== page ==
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l15 chapt9-2 web|Views: 206|Likes: 3

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Chapter-9 Electrons in Atoms Part-2 28 October 2002

**Wave-Particle Duality
**

If light energy has particle-like properties, does matter have wave-like properties? Rem: photoelectric effect where individual de Broglie: Small particles of matter may display wavelike properties!

• • photon: matter: E(photon) = hν and c = νλ E = mc2 hν = mc2 hν/c = mc But c = νλ, and mc is momentum, p h/λ = p Now for particle of mass, m, and velocity, u:

photons must have energy >threshold to observe electron ejected from metal surface.

h h λ= = mu p

de Broglie wavelength

**Does electron exhibit wavelike properties?
**

G.P. Thomson passed an electron beam through a sheet of gold foil and observed intensity vs. deflection angle: θ

electron gun gold foil

Key Observations & Implications:

“Diffraction Pattern”

• As detector is moved the intensity of transmitted electron varies (similar behavior is observed when X-ray source is used) • These results imply that the electrons (X-rays) interfere when they pass through the gold film. This interference phenomena is called diffraction and is due to the wavelike properties of electrons.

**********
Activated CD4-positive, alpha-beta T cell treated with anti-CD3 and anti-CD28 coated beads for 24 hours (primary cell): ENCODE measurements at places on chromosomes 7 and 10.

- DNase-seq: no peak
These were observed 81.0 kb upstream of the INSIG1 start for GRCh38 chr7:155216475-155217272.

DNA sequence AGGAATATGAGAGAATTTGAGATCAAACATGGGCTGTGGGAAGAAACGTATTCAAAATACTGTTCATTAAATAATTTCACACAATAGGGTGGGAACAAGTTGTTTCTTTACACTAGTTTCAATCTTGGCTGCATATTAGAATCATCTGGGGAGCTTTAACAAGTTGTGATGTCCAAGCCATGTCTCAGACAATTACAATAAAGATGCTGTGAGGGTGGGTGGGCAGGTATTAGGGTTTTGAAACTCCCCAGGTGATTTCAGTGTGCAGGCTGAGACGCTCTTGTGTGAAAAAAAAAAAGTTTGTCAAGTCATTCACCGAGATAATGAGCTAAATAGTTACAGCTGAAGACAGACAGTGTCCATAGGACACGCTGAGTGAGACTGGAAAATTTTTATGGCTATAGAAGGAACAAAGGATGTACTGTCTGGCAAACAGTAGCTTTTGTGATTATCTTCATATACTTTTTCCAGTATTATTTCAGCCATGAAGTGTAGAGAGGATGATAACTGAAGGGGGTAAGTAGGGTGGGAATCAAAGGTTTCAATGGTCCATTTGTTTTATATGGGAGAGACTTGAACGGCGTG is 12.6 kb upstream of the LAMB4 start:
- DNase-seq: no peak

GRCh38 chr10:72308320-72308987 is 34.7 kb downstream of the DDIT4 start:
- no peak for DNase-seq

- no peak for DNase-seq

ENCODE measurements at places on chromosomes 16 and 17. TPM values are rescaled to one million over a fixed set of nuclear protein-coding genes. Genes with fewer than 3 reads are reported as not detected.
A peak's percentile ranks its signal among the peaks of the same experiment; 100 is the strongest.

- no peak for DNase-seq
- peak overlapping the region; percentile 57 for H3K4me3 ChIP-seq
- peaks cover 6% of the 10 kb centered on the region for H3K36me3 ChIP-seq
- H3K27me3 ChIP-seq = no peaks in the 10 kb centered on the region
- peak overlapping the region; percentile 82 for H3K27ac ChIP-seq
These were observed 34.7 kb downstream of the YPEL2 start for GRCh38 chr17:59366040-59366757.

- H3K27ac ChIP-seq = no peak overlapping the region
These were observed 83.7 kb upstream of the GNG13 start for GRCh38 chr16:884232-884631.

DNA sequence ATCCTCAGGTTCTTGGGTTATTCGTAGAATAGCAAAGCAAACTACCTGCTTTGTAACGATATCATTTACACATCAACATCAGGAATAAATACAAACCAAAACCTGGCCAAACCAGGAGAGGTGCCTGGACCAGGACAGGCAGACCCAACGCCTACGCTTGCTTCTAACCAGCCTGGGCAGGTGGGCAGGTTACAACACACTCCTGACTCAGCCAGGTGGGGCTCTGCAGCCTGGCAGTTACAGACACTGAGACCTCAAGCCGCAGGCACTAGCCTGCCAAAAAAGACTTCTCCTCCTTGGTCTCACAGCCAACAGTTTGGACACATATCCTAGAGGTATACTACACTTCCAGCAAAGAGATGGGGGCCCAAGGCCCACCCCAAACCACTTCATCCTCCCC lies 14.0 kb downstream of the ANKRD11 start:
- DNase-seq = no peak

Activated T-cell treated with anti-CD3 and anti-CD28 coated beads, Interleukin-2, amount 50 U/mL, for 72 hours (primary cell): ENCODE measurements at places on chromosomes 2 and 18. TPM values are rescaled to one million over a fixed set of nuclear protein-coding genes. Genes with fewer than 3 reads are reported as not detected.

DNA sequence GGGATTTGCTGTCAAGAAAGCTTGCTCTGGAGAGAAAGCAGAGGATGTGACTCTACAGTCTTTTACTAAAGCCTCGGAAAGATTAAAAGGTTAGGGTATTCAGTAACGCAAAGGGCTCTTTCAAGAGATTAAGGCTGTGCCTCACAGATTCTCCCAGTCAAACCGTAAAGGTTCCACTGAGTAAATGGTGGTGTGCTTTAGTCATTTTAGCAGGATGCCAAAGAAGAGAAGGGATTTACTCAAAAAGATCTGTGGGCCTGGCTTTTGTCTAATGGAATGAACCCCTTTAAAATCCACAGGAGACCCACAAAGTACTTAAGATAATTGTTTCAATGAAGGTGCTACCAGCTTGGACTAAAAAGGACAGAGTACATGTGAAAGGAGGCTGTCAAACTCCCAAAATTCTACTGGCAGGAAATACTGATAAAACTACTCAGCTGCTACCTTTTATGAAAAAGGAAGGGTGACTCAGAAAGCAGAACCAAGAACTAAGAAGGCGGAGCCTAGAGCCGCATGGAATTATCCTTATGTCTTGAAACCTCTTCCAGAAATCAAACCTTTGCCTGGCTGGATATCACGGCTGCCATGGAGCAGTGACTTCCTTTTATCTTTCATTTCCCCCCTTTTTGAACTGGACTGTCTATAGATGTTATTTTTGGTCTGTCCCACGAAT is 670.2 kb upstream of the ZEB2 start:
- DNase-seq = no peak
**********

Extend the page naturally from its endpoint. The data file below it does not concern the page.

**Viewing Atoms and Electrons: Tunneling Microscope
**

sample transfer

ion pump

sample preparation

sample storage

I

ion pump

optical table air legs UHV

Vb

Au

vacuum can

LHe

dewar

Ground

STM microscope

9-11 T Solenoid

**Electrons Waves & Interference!
**

-0.447 eV -0.414 eV

-0.384 eV

(dI/dV)/(I/V) (a.u.)

-0.293 eV 0.171 eV 0.231 eV 0.311 eV 0.368 eV 0.415 eV

El Reikx x eikx 0 Ek Ej Ei

Teikx

Au

ψ(k,x)=e-ikx+|R|e-i(kx+δ) ρ(k,x)= |ψ(k,x)|2=1+|R|2+2|R|cos(2kx+δ)

0.0

1.0

2.0 Distance (nm)

3.0

Ouyang, Huang, and Lieber, Science

**Wave-Particle Duality: Summary
**

Mass-Wavelength:

• MASS INCREASES • MASS DECREASES Wavelength gets shorter Wavelength gets longer

**How important is this?
**